Tirami sù literally translates from Italian to “pick me up”, a metaphor for “make me happy”. I can definitely understand why. With cocoa, espresso, and a touch of Marsala wine, tiramisu well definitely make you happy. Maybe even a little too happy.
I’ve only had tiramisu once or twice before, and I wasn’t particularly fond of its flavour. With a really strong coffee taste and curdled mascarpone cream, tiramisu just didn’t sit right with me. Then I found out it’s not supposed to be that way and everything changed.
Well, not everything. In fact, not most things. My love for tiramisu skyrocketed. That’s about it.
I hate when people say everything changes and only one thing changed.
One of the reasons why I love tiramisu so much is because it’s really simple to make. Pretty much all you have to do is dip cookies in coffee, spread on a custard, and dust with cocoa powder. A lot of recipes, however, don’t give clear instructions on how you’re supposed to dip the cookies, and that’s where most tiramisus fall apart. A lot of them have a really intense and overwhelming coffee flavour that dominates the cake, while others are really soggy. Tiramisu isn’t supposed to be either.
The cookies that make up the “cake” layers of a tiramisu are called Savoiardi, or lady fingers. These cookies are incredibly absorbent because they are made from a sponge cake-like batter. That’s why when you dip them in coffee if you dip them for too long they will make your cake very soggy. Sponge cake absorbs. Like a sponge. Ergo, “sponge” cake. After some testing (which was pretty much me soaking them in coffee and eating them over the sink as coffee dripped from them) I found that dipping them for more than three seconds will make them too soggy. The ones that were in the coffee for more than five seconds were pretty much mush. (You don’t want mush.)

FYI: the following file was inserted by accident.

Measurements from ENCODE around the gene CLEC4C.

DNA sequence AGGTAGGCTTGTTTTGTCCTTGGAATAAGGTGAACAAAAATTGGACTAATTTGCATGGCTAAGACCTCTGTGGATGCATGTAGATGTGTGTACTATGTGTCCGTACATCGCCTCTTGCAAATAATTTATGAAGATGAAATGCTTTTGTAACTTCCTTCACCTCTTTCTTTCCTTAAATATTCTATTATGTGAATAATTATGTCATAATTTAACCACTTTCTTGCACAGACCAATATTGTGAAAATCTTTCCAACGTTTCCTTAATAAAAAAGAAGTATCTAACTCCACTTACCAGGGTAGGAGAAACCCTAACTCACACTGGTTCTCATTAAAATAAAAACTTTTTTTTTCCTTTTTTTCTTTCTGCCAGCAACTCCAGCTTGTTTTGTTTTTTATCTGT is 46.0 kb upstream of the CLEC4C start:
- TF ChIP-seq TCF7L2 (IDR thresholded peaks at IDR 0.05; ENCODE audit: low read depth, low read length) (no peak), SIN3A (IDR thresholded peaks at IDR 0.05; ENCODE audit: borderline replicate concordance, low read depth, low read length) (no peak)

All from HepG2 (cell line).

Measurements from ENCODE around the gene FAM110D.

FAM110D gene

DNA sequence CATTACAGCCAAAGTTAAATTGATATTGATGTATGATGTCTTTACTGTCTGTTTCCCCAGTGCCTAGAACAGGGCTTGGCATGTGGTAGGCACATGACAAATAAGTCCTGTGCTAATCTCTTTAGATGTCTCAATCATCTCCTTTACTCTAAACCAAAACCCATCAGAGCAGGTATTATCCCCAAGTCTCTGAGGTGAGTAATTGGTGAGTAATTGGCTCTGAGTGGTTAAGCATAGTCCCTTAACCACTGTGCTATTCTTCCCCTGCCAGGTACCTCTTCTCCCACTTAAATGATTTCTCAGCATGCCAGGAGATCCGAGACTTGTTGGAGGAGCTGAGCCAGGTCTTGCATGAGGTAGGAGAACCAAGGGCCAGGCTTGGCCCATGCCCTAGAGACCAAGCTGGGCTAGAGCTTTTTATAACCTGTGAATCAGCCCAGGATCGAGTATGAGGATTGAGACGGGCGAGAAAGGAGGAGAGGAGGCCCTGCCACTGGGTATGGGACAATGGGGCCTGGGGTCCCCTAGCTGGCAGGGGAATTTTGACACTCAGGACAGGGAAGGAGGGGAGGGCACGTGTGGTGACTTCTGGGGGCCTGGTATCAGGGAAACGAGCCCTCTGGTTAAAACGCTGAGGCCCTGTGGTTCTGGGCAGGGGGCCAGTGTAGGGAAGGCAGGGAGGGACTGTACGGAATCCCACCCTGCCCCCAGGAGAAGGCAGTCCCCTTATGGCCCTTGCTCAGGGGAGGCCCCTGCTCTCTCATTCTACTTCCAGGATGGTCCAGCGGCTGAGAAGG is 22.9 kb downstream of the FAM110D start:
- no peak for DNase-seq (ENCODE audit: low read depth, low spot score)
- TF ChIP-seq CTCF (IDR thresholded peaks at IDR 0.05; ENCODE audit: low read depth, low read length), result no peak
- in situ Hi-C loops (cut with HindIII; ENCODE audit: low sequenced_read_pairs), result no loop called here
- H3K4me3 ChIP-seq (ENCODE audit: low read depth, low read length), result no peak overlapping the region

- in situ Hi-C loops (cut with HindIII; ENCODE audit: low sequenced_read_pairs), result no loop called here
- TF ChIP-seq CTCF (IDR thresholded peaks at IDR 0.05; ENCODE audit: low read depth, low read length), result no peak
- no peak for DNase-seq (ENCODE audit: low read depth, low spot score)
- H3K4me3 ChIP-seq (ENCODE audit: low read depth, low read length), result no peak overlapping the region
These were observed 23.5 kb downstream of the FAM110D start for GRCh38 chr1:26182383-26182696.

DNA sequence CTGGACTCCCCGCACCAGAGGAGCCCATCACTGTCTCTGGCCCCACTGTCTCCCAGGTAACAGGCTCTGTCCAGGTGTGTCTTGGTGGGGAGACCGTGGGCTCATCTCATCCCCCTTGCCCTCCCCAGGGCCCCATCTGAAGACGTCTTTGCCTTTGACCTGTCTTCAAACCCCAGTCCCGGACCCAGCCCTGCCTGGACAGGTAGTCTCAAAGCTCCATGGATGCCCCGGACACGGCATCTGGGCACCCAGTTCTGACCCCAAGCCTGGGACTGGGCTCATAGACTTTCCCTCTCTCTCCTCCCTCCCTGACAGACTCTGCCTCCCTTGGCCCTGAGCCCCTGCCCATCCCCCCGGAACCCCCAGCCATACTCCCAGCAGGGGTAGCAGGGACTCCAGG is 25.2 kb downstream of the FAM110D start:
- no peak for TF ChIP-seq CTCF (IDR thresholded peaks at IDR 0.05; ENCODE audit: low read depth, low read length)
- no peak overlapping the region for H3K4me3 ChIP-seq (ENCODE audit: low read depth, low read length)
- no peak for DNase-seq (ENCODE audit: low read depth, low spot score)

Tiramisu also involves an Italian custard called zabaione. This custard doesn’t have any cream, but just egg yolks, sugar, vanilla, and a flavourful liqueur. Traditionally, Marsala wine or a dark rum is used. I didn’t have any on hand, so I used Bailey’s chocolate liqueur. It worked out perfectly. You just whisk it all together on the stove. You can use a double boiler if you’re afraid it will curdle. If it ends up curdling, just pass the custard through a strainer.
After the custard’s done just fold in some whipped egg whites and mascarpone cheese.
Assembling the cake is pretty simple. You take your soaked lady fingers, cover them with some of the custard mixture, dust with cocoa, and then repeat the process once more. The cake comes together pretty quickly, but is really amazing.
I highly recommend you try this recipe. It’s perfect for Valentine’s day.
- 4 (85g) egg yolks
- 3 tablespoons sugar, divided
- 1 teaspoon vanilla extract
- 1 tablespoon Marsala wine, dark rum, or coffee/chocolate liqueur
- 3 (120g) egg whites
- ¼ teaspoon cream of tartar
- 1 container (226g) mascarpone cheese (do not substitute!), softened at room temperature
- 200g (about 16) lady fingers, divided
- ~1 cup cooled espresso or strong coffee
- 3 tablespoons sugar
- 1 teaspoon Marsala wine, dark rum, or coffee/chocolate liqueur
- ~1/2 cup cocoa powder
- Combine the egg yolks, one tablespoon of the sugar, vanilla extract, and the Marsala wine in a small saucepan and whisk together over low heat until the mixture thickens. Cool to room temperature. Whip the egg whites with the cream of tartar and the remaining sugar until stiff peaks form. Fold in the mascarpone cheese and the custard.
- Combine the coffee with the sugar and wine. Dip a lady finger in the coffee for maximum 2-3 seconds and then transfer it to a 9'' by 5'' loaf pan (this size gives the best proportion of lady finger to custard). Fill the bottom of the pan with dipped lady fingers (about 8 - this is half of them).
- Spread half the custard over the lady fingers, making sure they're all covered. Dust with half the cocoa powder so the custard is completely covered. Dip more lady fingers in coffee and arrange them perpendicularly to the first layer. Cover with the remaining custard, dust with cocoa, and let sit in the fridge for at least two hours before eating (this will allow the coffee to soak through and the layers to settle).